Edem Awumey’s Dirty Feet is a slim volume, but its contents are hefty indeed.
Askia’s story reminds the reader that one is wise not to judge insides by outsides, that the dimensions of an individual’s inner life expand even beyond personal experiences, that one can spend a lifetime trying to understand only a single self.
What the outside of this second novel does reveal, however, is that the tale will be told from ground-level, including what lies in darkness. Alysia Shewchuk’s cover design includes an image of the Eiffel Tower that is almost unrecognizable; this is an unfamiliar Paris, a city with an underbelly.
The upper reaches of the tower look like some other landmark, its broadening middle skulking in a dusty banner that matches the darker edges of the night-time photograph, its familiar outline recognizable only with effort. But this is the Paris that Askia knows. If he can be said to know a city. If he can be said to know any place.
His father moved to the music of exile, his mother told him, and Askia’s earliest memory is of his father leading him from Nioro du Sahel on a donkey, with his mother balancing a basket of provisions on her head and walking behind. “For a long time we were on the road, my son. And wherever we went, people called us Dirty Feet.”
Askia has continued living on the road; he travels to Paris, a city in which his father had once expressed an interest as well. He finds meaning in the stories of other boys searching for their fathers (like Juan Preciado in Pedro Páramo’s novel) and in mythology and history (like the tales of Ulysses, a long-time wanderer who was considered a hero by some and the antithesis by others).
He fills his time by driving a taxi, with a bogus licence. He is always on the move, and he carries with him, not only his memories of his father, but memories of other places that resonate with him. As Edwidge Danticat writes in Create Dangerously, the “nomad or immigrant who learns something rightly must always ponder travel and movement, just as the grief-stricken must inevitably ponder death”.*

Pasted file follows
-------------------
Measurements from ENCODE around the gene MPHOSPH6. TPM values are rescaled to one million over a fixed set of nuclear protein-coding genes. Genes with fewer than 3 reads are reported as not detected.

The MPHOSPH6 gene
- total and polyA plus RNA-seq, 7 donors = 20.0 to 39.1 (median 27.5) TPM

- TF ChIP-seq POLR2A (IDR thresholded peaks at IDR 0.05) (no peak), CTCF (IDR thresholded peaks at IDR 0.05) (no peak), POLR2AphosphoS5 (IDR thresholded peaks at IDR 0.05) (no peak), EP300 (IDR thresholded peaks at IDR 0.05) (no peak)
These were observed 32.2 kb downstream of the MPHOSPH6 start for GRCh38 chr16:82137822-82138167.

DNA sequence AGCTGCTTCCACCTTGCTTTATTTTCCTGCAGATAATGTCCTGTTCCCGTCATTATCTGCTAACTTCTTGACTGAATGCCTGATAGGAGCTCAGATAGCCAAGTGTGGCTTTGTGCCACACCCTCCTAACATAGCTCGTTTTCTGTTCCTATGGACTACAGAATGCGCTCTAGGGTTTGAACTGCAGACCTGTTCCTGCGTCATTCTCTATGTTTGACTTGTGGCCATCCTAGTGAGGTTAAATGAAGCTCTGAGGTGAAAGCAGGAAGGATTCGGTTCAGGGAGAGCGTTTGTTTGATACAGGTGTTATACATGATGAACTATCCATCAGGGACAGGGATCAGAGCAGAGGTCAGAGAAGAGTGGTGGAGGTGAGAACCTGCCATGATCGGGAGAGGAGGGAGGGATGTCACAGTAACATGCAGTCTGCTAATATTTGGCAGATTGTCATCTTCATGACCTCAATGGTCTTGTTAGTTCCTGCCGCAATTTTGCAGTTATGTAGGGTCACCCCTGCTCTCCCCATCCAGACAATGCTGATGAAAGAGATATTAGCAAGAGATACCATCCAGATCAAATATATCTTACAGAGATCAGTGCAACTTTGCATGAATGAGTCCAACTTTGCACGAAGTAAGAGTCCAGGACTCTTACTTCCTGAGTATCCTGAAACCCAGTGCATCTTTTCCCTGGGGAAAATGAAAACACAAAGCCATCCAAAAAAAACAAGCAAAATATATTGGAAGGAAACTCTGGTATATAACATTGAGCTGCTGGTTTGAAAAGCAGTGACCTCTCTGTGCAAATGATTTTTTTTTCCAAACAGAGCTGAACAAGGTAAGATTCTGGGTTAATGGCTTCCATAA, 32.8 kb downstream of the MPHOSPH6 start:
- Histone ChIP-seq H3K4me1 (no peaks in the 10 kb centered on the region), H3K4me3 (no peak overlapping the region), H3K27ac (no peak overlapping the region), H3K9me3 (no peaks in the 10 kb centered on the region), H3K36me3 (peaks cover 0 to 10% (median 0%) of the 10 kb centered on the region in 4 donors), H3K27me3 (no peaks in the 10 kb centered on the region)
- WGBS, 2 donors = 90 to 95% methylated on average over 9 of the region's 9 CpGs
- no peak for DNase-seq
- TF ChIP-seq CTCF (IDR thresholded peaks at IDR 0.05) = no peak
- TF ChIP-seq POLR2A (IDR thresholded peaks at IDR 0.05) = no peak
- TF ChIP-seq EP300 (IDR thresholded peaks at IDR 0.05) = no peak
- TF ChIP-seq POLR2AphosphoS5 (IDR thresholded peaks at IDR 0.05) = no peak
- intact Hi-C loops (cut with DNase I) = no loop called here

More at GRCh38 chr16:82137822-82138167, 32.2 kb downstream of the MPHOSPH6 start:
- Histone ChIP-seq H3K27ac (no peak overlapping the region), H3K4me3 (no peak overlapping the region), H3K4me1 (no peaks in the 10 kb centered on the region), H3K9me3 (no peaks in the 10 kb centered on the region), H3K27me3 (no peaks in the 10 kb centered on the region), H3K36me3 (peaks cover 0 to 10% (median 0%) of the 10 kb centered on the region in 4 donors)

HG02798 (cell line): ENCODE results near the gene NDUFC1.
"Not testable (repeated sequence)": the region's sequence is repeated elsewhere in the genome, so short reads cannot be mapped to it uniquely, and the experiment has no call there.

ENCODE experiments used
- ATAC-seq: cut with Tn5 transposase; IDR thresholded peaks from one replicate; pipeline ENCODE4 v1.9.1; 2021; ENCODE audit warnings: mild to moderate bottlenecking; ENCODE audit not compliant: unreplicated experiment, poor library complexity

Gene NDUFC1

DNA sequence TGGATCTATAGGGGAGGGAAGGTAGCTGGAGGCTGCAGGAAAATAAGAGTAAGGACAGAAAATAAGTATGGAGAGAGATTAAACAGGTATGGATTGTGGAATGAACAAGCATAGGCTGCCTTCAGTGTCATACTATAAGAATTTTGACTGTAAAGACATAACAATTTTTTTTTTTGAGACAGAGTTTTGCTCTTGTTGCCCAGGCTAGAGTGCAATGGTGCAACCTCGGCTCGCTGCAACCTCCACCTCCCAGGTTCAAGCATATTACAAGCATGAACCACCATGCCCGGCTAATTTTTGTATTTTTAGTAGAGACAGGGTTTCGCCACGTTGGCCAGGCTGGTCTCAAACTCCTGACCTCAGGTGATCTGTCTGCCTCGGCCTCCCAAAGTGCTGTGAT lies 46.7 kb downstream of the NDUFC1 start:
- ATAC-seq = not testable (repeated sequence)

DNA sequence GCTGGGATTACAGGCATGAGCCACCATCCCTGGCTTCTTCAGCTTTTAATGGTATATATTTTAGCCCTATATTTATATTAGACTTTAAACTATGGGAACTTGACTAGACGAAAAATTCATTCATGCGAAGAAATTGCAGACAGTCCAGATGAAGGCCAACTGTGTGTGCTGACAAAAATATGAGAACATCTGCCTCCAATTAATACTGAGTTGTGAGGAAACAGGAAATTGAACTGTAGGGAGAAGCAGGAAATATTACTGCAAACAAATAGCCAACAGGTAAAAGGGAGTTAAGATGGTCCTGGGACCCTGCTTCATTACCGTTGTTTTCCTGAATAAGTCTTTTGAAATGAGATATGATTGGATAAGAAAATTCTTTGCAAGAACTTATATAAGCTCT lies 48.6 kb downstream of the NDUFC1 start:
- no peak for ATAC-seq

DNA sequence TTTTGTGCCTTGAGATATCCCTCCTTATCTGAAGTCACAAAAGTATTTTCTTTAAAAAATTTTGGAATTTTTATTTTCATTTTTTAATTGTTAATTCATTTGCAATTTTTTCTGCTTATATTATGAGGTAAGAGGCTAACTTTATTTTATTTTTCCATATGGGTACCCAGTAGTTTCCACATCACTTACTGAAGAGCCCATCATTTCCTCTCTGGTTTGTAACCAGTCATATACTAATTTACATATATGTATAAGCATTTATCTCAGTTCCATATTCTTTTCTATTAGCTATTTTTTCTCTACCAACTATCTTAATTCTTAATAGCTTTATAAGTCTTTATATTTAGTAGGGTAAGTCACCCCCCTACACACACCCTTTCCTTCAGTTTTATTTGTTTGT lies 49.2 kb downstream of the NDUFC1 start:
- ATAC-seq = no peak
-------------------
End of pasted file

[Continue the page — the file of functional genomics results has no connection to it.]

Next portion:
Askia’s search for his father, however, parallels a much broader search. There are many others like him in Paris, whose fathers are not missing, who also are seeking: “the pilgrims, the runaways, the curious, the unsatisfied, all the souls fated to spin their wheels in the direction of infinity”.
He chooses to frequent places to which he thinks his father would be drawn. He looks for him in many places and believes that he sees him in a photograph in a book, which is actually an image of Askia Mohammed, king of the Songhi Empire five centuries ago. Edem Awumey’s narrator is looking behind him, not only to his own younger years, but to his father’s life, and beyond, to another time, perhaps historical or perhaps imagined.
Askia’s situation is not unusual. As the narrator of Edem Awumey’s novel, he is a character, but the challenges he faces are drawn from life. The Moroccan novelist, Tahar Ben Jelloun, who has lived in Paris since 1971, also writes about Africa’s dispossessed: “Emigration is no longer a solution; it’s a defeat. People are risking death, drowning every day, but they’re knocking on doors that are not open.”**